Millions of taxpayers have until 31 January to file their online self-assessment tax return. Act NOW to avoid a £100 fine for missing the deadline – especially if you're filing online for the first time or don't know your login details.

If you need to file a self-assessment tax return there are two things you need to do by 11.59pm on Wednesday 31 January:

  • File a complete online self-assessment tax return. This is for the 2016/17 tax year.
  • Pay your tax bill. You'll need to pay any remaining tax you owe for 2016/17, plus in many cases a payment towards what you owe for 2017/18.

Remember, as of last Saturday you CAN'T pay your tax bill with a personal credit card – HM Revenue & Customs has stopped accepting them as a result of card fees being banned.

What login details do I need to complete my return online?

To complete your return online, you need to be registered with Government Gateway or Verify (you should be if you've filed a return previously). This is separate to registering for self-assessment itself, which you should have done by 5 October. You can sign in on the website to file your return.

If it's your first time filing a return, you'll need to register for a login – again, via Do this ASAP as it can take up to 10 days to receive the activation code you need.

What if I've lost my user ID/password details?

With multiple logins to remember for different accounts, it's understandable that some people may forget their HMRC user ID or password info.

If you've forgotten your user ID OR your password, here's how to retrieve it:

  • Online: By far the quicker option, but HMRC can only reissue your user ID or password online if you can access the email address it holds for you.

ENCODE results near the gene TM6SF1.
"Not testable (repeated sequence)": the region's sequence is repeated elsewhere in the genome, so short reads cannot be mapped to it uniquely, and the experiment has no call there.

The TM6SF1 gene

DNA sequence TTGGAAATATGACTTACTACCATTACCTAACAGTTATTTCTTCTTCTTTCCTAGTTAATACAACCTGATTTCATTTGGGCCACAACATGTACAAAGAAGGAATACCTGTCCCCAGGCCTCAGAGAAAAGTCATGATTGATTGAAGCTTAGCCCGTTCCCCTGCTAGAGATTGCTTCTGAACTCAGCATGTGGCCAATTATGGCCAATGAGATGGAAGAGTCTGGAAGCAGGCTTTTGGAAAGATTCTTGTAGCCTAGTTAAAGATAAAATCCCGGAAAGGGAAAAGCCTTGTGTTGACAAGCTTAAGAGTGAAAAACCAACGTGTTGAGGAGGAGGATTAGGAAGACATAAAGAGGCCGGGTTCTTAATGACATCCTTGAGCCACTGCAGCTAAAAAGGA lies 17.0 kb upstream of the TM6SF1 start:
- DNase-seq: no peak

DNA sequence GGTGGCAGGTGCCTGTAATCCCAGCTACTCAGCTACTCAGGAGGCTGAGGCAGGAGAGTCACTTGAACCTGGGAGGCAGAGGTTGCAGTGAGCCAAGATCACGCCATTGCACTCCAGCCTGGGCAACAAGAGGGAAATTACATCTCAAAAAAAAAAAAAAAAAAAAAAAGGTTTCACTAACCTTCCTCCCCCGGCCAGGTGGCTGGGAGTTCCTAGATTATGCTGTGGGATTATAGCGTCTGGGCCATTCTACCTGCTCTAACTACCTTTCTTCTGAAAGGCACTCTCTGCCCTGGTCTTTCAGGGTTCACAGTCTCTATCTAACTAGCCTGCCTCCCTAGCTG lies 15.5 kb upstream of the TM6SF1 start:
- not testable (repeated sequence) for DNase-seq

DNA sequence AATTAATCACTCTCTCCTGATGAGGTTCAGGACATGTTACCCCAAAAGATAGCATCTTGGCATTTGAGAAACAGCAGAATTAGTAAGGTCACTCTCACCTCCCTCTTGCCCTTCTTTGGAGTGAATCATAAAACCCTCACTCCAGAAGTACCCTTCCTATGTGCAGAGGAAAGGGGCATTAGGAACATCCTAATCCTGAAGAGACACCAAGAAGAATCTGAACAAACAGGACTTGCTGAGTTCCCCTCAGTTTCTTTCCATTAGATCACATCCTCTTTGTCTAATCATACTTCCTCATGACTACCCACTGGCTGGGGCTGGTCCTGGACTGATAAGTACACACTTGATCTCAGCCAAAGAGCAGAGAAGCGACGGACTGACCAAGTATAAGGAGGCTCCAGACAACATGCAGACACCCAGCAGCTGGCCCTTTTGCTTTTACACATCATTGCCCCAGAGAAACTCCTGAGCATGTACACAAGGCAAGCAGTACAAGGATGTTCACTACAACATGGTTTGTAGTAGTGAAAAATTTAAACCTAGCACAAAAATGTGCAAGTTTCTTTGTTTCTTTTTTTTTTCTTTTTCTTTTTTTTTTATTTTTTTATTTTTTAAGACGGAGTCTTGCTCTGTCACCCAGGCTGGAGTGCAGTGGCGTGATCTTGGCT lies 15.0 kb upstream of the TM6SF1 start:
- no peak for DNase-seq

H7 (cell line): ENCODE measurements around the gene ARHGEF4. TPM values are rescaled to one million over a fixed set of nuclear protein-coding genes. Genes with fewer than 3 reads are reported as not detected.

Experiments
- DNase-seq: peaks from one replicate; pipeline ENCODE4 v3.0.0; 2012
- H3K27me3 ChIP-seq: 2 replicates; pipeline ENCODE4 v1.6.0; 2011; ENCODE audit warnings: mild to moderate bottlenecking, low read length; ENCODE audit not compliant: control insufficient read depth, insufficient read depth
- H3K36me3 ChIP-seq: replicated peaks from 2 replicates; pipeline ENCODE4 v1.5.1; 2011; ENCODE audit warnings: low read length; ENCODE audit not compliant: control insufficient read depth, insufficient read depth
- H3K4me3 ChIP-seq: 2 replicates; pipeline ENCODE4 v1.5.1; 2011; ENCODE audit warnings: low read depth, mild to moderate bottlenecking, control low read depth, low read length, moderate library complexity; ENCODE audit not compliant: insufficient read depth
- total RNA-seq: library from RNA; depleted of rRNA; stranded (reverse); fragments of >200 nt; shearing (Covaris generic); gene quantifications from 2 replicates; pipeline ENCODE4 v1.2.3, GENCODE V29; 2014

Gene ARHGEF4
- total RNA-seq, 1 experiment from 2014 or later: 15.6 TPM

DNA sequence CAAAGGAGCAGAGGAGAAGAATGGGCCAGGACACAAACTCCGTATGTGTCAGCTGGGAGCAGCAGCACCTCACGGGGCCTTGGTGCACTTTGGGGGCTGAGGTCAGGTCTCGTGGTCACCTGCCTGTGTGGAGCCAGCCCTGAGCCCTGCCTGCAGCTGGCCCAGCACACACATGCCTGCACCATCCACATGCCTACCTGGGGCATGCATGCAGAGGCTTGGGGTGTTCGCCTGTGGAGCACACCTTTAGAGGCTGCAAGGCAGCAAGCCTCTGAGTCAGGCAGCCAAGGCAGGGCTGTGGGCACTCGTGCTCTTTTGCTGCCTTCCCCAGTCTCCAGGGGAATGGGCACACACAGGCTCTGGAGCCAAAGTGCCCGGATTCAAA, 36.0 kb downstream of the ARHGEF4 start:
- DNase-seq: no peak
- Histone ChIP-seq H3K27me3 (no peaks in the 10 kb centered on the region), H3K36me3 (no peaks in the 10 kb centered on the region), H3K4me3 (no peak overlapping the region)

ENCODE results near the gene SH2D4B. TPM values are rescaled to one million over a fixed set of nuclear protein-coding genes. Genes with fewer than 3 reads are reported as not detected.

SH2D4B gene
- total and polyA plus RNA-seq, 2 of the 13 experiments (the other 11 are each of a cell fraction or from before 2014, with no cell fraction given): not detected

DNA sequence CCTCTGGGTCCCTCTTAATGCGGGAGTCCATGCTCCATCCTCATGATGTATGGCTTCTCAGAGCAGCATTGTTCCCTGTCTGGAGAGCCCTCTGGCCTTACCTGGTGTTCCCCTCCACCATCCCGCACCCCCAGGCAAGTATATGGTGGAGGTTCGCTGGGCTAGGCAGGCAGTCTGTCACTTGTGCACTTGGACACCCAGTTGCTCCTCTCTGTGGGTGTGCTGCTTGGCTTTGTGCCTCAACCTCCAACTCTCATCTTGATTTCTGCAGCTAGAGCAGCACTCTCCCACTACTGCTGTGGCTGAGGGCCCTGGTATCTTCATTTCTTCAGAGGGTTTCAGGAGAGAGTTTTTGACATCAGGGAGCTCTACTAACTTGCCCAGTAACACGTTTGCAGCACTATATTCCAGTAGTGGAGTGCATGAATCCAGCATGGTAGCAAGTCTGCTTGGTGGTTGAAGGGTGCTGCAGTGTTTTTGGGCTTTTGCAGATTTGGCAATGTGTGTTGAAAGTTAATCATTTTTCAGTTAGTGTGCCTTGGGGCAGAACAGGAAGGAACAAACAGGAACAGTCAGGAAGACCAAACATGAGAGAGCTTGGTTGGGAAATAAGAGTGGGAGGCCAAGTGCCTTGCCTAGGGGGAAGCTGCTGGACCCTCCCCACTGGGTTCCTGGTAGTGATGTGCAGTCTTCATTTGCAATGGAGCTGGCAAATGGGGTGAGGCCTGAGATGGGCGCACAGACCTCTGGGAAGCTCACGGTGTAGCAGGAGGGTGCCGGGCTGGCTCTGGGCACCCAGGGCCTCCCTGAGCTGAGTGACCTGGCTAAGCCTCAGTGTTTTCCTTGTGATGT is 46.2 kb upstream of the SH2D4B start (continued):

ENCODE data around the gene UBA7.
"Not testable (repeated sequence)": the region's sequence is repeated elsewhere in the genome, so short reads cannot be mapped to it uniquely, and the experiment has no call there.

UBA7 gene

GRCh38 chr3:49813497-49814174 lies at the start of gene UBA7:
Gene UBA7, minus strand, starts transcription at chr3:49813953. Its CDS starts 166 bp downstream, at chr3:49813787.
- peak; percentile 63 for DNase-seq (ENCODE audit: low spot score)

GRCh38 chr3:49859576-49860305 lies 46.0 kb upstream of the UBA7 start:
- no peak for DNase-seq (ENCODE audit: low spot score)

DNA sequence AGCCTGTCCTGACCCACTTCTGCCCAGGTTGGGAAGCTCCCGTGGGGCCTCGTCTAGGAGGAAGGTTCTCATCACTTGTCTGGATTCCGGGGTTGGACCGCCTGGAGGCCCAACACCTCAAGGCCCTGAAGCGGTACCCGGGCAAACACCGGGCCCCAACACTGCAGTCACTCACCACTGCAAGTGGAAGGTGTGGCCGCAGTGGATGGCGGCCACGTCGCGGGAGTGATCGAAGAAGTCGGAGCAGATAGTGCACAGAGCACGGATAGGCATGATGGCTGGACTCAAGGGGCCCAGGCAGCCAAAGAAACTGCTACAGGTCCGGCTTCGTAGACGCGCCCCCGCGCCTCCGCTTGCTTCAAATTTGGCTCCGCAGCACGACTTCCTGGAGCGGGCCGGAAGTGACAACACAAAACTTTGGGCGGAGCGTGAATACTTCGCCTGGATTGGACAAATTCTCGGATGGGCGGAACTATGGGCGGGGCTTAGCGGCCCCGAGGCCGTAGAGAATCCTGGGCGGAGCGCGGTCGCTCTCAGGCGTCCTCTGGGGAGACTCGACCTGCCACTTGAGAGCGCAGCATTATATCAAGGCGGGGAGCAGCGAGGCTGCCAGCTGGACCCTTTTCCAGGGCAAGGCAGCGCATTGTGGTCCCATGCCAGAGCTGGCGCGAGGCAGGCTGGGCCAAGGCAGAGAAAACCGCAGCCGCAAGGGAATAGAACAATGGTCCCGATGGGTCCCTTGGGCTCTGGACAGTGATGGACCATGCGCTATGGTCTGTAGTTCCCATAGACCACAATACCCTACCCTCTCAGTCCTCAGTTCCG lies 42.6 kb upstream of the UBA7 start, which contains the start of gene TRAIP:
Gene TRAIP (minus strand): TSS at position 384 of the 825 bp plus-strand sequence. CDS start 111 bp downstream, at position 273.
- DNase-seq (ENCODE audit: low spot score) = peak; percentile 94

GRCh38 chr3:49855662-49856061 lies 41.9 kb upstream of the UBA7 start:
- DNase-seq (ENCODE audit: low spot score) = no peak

• By post: In this case, your user ID or password will be sent to you – leave plenty of time, as it could take seven days to arrive.

If you've forgotten your user ID AND password (it happens...) you'll need to go through a longer reset process with HMRC which will require extra info such as your national insurance number and takes about 10 minutes.

You can reset your user ID and password and read more info on the sign in or register page.

Can't I just file a paper return instead?

Not at this stage. The deadline for filing paper returns was 31 October, so you must file your return online – if you were to file a paper return now you would be fined.

What do I need to pay with my tax return?

HMRC will usually send you a self-assessment statement that shows how much you owe, or you can check your tax bill online.

As well as any 2016/17 tax owing, most self-assessment payers must also pay the first half of what's called a 'payment on account' for 2017/18.

This is half the total expected tax due for 2017/18, estimated based on what you earned and paid in tax the previous year. So if you owe £2,000 for 2016/17, the first payment on account will be for £1,000, to be paid by 31 January 2018.

The next half (£1,000 in the example above) must be paid by 31 July 2018, and if you've anything left to pay for 2017/18, you'll have to do so by 31 January 2019.

If you don't think you'll earn as much money during 2017/18, you can ask for your payment on account to be reduced, but you'll have to give a valid reason, such as an expected drop in profits or a change in circumstances.

You won't have to make payments on account if your previous year's self-assessment tax bill came to less than £1,000, or if you've already paid more than 80% of the total tax you owe – eg, you have more than one job and your employer has deducted tax as normal from your earnings.

How can I pay?

You can pay by bank transfer or debit card – as of 13 January 2018 you can no longer pay HMRC by personal credit card. HMRC will accept your payment on the date you make it, not the date it reaches HMRC's account – including on weekends.

If you want to pay your tax by bank transfer, you can do so right up until the evening of 31 January (but you'll be cutting it fine if you wait until then).

HMRC accepts money under the Faster Payments system, which allows cash to go through in two hours. However, each bank has a limit on how much you can transfer using Faster Payments, ranging from £5,000 to £250,000. See each provider's limit.

What if I miss the deadline?

You'll be fined – but exactly how much depends on what you fail to do by the deadline: